Another good place to look for design expansion is to other mechanics in the same set or block. Often, in design, we will look for design space where multiple mechanics merge or for space that plays well independently of the mechanics. As I noted above, remember to think of the mechanic not just as the cards it appears on but the overall impact of the mechanic on the set as a whole.

One of my ideas was to mix cycling with one of the block's major mechanical themes—tribal. For those unaware, Onslaught was the first block with a major focus on creature types (Beast, Cleric, Elf, Goblin, Soldier, Wizard, and Zombie, in particular), what R&D refers to as tribal. Cycling can go on any card type, meaning that it easily works on creatures.

The idea I had was to mimic what I called above "cantrip cycling" cards, but instead of putting cycling on spells and then having the cycling trigger a small version of the spell, this cycle of cards went on creatures and then produced a tribal effect tied to the creature type of the card. This would allow tribal decks to have cards that could double either as a creature, to support the tribe, or as a spell.

Here is the cycle that appeared in Legions (note that I had help on this cycle of cards from the lead designer of Legions, Mike Elliott):

The trick to merging two different mechanics is understanding the essence of what each one is about and then finding the Venn Diagram where they overlap.

The cycle worked because it both captured the essence of cycling, the ability to have options and trade a card in for something different, and the essence of tribal, finding a mechanical connection to the flavorful desire of putting like creatures in the same deck. The fact that cycling allowed the card to double both as a creature of the appropriate type and as a spell that cared about that type played to both mechanics' strengths.

The final trick I'm going to talk about today requires you to look not at what hasn't been designed yet but rather what has. Sometimes the key to finding new design space is to just look at the work you've already done to see if you managed to find new space while not even looking for it.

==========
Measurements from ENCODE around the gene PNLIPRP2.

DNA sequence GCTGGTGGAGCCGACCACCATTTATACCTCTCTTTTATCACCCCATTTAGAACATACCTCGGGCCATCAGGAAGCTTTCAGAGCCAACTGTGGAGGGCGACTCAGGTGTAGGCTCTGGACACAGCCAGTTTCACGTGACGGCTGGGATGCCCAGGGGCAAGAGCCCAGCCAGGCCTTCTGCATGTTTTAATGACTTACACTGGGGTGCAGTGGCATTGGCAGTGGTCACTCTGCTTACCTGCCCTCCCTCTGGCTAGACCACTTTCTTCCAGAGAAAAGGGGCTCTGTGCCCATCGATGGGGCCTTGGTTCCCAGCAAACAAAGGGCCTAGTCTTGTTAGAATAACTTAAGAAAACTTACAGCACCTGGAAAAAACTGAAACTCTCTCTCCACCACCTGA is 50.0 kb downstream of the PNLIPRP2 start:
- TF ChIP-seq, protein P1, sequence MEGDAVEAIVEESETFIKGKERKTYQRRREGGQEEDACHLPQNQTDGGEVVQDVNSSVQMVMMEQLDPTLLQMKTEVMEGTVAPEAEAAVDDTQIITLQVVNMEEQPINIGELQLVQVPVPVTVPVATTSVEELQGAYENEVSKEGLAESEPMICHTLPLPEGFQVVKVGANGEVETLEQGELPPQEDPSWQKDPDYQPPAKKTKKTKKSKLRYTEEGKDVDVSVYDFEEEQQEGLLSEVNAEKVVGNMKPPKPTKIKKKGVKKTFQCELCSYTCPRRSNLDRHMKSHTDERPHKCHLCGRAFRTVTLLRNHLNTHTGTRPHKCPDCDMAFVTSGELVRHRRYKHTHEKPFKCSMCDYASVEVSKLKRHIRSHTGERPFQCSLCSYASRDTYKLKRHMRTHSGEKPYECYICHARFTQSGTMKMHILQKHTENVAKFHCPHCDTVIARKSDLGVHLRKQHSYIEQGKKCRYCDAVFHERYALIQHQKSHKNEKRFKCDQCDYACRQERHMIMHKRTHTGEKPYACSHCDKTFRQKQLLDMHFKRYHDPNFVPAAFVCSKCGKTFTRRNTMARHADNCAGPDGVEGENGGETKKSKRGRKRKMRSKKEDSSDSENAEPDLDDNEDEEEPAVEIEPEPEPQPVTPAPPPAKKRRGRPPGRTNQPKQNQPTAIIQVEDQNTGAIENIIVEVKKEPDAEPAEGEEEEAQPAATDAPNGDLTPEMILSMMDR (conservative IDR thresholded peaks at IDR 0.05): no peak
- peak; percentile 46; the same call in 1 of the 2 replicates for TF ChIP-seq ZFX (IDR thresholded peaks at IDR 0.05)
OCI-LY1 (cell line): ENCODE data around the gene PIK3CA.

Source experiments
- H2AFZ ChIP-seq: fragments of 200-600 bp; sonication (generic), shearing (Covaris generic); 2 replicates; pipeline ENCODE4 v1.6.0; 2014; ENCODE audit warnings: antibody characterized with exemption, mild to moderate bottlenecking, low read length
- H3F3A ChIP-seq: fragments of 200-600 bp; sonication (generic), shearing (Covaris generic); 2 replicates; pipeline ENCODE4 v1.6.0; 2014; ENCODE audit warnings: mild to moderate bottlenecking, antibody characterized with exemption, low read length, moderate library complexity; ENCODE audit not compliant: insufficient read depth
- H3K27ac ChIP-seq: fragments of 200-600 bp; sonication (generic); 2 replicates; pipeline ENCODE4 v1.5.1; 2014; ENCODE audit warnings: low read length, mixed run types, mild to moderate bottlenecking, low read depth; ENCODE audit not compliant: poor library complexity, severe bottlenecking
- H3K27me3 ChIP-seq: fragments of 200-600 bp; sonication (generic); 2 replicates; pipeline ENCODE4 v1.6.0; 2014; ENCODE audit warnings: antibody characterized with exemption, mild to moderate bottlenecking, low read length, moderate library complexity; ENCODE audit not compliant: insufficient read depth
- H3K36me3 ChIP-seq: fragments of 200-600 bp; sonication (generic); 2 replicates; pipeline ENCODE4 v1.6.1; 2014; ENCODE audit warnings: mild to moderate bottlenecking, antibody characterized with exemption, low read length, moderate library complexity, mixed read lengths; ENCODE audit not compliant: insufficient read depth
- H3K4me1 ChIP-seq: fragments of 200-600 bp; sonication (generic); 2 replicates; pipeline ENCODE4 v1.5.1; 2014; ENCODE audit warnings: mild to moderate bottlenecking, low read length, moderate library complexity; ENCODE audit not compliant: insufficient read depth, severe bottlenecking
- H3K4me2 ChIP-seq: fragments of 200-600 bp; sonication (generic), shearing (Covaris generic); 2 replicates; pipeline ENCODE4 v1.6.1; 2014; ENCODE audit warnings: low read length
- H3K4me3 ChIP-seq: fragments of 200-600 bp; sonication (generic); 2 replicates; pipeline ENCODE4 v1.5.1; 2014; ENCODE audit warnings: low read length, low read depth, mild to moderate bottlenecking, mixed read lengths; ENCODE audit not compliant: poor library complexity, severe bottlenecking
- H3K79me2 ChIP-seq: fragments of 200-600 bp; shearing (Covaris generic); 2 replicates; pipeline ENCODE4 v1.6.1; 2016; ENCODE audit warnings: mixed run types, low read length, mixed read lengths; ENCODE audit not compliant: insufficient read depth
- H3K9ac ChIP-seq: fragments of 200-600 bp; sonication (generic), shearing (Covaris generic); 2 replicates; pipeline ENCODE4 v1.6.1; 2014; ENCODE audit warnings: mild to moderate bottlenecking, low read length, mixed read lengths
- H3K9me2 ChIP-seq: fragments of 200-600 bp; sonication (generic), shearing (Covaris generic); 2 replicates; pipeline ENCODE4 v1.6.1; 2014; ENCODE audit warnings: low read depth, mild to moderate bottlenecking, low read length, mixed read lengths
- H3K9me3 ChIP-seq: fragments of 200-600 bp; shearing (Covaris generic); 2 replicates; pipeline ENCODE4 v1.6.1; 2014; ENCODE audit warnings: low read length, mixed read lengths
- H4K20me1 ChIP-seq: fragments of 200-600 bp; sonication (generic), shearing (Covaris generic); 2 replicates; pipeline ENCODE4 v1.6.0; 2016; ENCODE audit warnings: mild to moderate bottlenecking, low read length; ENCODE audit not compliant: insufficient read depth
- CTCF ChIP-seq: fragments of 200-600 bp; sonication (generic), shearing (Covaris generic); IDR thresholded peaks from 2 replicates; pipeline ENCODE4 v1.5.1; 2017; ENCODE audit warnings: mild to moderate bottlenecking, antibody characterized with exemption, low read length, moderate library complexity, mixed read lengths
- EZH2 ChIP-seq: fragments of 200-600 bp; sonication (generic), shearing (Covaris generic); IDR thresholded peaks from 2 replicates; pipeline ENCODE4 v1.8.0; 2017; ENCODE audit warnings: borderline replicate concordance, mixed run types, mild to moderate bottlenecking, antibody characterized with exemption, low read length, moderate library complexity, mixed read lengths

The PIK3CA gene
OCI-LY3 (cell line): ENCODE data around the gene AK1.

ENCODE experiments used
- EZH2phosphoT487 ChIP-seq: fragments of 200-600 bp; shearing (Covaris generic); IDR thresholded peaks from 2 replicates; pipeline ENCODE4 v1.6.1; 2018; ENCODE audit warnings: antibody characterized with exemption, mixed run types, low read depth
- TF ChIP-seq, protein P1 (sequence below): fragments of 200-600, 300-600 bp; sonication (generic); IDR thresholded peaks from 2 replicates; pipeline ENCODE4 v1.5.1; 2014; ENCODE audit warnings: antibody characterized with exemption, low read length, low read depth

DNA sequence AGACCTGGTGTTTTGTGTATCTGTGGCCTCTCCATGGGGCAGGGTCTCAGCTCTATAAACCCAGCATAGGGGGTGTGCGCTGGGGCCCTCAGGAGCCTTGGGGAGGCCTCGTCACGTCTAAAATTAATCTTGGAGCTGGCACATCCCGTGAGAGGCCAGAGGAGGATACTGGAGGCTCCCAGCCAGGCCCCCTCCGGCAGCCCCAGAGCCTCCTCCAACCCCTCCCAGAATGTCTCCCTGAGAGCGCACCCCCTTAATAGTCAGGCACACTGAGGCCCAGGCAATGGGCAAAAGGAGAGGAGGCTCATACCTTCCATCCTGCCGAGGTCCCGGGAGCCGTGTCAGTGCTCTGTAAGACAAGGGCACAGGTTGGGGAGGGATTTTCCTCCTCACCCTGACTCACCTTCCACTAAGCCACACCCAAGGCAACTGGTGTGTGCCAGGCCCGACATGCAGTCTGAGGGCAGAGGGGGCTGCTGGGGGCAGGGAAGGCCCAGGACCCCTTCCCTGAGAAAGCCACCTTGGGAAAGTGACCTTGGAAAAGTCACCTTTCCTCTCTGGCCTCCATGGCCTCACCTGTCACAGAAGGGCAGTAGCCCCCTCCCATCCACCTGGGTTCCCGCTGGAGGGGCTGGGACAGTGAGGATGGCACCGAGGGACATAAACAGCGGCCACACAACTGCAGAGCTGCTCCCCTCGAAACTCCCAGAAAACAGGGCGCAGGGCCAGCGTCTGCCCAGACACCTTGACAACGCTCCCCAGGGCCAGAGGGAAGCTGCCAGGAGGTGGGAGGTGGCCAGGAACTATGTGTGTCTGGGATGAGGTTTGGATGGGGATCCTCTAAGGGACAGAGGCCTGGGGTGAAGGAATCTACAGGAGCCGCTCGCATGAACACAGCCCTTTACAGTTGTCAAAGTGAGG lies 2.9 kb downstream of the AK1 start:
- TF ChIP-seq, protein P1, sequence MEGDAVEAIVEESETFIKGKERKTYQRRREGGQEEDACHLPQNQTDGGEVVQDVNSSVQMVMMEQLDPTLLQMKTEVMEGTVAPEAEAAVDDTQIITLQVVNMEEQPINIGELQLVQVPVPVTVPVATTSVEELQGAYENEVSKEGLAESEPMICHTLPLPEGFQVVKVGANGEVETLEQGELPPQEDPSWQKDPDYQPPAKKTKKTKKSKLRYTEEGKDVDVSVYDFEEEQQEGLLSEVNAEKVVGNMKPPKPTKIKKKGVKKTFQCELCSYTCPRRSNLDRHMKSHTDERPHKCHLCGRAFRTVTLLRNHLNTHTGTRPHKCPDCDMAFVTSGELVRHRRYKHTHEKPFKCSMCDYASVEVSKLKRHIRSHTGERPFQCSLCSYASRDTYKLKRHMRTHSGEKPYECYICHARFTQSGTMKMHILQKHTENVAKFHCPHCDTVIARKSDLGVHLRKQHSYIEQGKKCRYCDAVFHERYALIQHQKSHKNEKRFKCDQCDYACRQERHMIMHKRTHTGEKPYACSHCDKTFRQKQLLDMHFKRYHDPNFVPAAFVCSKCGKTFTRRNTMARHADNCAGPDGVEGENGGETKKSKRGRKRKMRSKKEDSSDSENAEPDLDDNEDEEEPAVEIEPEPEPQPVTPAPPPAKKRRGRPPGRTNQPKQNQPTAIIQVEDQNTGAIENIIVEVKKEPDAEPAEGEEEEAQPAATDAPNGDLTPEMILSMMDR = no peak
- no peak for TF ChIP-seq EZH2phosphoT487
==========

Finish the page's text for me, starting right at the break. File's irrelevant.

The last new take on cycling in the Onslaught block came about because Brian Tinsman, the lead designer of Scourge, was attempting to solve a completely different problem. Brian needed to find an elegant solution for mana fixing. He came up with this idea: What if there were some expensive cards that you could trade in for a basic land of the appropriate type? That way, early game when you couldn't cast the creature you could always trade it in for mana, but later in the game when you had plenty of mana, you could cast the large creature.

Brian's original idea was that you would exile the creature and then get a basic land from outside the game. That execution had a bunch of issues ranging from developmental ones to concerns with the tournament floor rules. In the end, Brian decided to just let you get the basic land from your deck a la our normal land-searching in green.

This is the point where I came into the story. I liked the mechanic but, as I looked at it, I saw something. The mechanic allowed you to spend two mana and discard a card in your hand to get an extra card out of your library. To me, that just screamed cycling. So I convinced Brian that the mechanic would feel more intertwined into the block if we changed the mechanic to basic-landcycling (swampcycling, mountaincycling, etc.). The fact that the block already had cards like Lighting Rift that cared about cycling made it click in nicely.

Here's what Brian came up with:

A secondary reason for wanting to take other mechanics and absorb them into the mechanic you are trying to expand is that it condenses and simplifies the set and block as a whole. As I've talked about with New World Order, part of simplifying the process is bunching things together so players have fewer different chunks of thought to process.

I was a bit frustrated that Bill kept pushing back on what new exploration of cycling was enough to bring it back, but I feel the exercise taught me a lot about what went into finding new mechanical space for an existing mechanic. Lessons I've used to bring back and expand many mechanics over the years.

If you follow the lessons I've laid out above, you too will be able to expand upon your own mechanics.

That's all I have for today. I hope you enjoyed my romp through the expansion of cycling.

As always, I'm eager to hear your feedback. Feel free to email me, respond to this column's thread or talk to me through any of my social media (Twitter, Tumblr, and Google+).

Join me next week when I look at Dragon's Maze in a whole new light.

Join me next week when I examine what isn't there.

Until then, may you be on the lookout for something new

Until then, may you have stories from a different view.

Return to Introduction

Drive to Work #32—Future Sight, Part 1

During the Rosewater Rumble, only one set led to two upsets—Future Sight. Today, I talk about the design of this somewhat controversial set.